(L-R: Lee Baker, Jim Dickinson, Sid Selvidge, Jimmy Crosthwait, photo by William Eggleston)
The first time I heard the album Dixie Fried and really heard it was late at night in the Record Exchange in the Boardwalk at the top of Dickson street. Subsequently, every time I listen to something from the body of work that flows back to Jim Dickinson, it's with the awareness that I'm in danger of having my mind blown. That album was a hard record to find then, and for years it was just a tape of that and a copy of the even-more obscure Beale Street Saturday Night audio collage that represented, for me, a great pronouncement of how to do and feel and be with music, how to stare down history and have a damn good time doing it. Except that "staring down history" doesn't really get at the incredible warmth in his music, and saying that it represented (made real) in musical praxis the real possibilities of southern collectivism after the 1960s sounds too heavy, but that's what it did. For years, when he wasn't making records, we still knew he was down there, in North Mississippi, just south of Memphis. Thinking he might hear it was a good reason to keep making music.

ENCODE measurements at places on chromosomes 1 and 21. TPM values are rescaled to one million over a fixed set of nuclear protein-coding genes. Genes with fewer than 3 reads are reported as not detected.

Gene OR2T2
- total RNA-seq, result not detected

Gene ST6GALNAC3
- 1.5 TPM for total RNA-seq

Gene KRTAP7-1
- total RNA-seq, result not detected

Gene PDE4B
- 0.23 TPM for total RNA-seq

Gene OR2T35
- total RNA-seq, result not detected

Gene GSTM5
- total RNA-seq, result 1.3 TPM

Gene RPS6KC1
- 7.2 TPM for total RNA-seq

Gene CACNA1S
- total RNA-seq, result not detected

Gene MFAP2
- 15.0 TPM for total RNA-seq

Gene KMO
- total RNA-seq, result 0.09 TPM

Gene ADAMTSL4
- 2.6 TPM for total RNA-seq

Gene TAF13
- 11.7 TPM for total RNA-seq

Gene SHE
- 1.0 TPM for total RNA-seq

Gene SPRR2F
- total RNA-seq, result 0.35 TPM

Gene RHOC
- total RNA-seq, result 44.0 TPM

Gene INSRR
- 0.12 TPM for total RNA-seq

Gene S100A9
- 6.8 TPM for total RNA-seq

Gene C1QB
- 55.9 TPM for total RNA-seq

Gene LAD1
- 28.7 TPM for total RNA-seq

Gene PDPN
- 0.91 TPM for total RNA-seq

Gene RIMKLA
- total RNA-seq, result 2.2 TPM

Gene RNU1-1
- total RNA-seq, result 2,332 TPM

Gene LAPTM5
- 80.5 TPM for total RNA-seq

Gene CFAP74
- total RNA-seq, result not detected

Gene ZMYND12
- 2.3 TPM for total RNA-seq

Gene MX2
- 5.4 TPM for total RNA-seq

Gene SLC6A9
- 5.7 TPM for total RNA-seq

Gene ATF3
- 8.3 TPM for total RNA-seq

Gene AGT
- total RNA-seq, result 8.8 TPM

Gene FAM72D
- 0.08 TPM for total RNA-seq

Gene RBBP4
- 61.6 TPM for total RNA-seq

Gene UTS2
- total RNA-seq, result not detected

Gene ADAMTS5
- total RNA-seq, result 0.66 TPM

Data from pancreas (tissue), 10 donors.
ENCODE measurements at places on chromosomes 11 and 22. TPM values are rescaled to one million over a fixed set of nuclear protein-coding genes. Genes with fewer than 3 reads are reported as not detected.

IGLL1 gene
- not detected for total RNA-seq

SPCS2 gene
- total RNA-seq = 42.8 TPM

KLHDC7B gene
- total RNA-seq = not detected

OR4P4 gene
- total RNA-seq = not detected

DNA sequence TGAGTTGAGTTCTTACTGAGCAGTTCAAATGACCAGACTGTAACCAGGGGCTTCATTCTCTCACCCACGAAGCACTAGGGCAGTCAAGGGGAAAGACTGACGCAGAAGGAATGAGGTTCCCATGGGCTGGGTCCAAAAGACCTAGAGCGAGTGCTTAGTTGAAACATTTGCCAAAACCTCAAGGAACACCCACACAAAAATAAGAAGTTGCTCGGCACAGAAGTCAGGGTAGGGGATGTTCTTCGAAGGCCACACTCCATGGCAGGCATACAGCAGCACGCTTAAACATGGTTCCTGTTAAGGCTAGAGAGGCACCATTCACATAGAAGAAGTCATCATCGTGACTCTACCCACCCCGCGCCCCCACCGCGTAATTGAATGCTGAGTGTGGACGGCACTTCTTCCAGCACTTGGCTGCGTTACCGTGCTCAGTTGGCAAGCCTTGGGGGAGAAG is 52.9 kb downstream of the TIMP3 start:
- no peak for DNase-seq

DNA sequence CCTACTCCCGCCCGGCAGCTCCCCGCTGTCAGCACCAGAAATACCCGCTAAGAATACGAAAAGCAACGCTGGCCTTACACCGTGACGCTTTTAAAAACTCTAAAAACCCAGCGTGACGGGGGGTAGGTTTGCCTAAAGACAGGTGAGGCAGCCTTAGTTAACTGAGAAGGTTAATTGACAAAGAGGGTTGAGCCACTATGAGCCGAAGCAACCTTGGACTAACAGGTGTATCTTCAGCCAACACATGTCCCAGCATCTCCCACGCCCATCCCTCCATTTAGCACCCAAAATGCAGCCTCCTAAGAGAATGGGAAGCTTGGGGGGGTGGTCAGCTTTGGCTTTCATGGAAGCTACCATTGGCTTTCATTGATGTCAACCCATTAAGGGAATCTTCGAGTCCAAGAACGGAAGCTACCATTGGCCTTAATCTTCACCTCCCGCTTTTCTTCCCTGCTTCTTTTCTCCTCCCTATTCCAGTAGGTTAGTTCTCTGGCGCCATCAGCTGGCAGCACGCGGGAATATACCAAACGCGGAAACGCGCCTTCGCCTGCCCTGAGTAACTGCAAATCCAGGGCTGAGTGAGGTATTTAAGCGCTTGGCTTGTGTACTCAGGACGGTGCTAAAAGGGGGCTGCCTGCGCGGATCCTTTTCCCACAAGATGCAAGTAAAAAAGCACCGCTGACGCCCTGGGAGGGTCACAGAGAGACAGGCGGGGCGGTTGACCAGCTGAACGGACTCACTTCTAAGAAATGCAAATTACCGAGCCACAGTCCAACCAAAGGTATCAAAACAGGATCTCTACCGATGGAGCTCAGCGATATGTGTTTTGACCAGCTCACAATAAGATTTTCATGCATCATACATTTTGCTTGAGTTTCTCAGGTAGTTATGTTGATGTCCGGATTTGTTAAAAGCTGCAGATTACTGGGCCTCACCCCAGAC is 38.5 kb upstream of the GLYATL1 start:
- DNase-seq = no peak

Dixie Fried was re-released on CD a few years ago, and it's been kind of odd to see copies of this former talisman on sale for $8.99 on Ebay. Odd, but not bad at all since it also came with a veritable flood of new material, 4 new music records, a spoken word album, albums with and by his sons, Cody and Luther, all since 2002. I was really getting used to living in a world where James Luther Dickinson not only was around, but was making records, making lots of records, and playing music. I'll miss that. Condolences to the Dickinson Family and friends, and thanks to Jim for the music.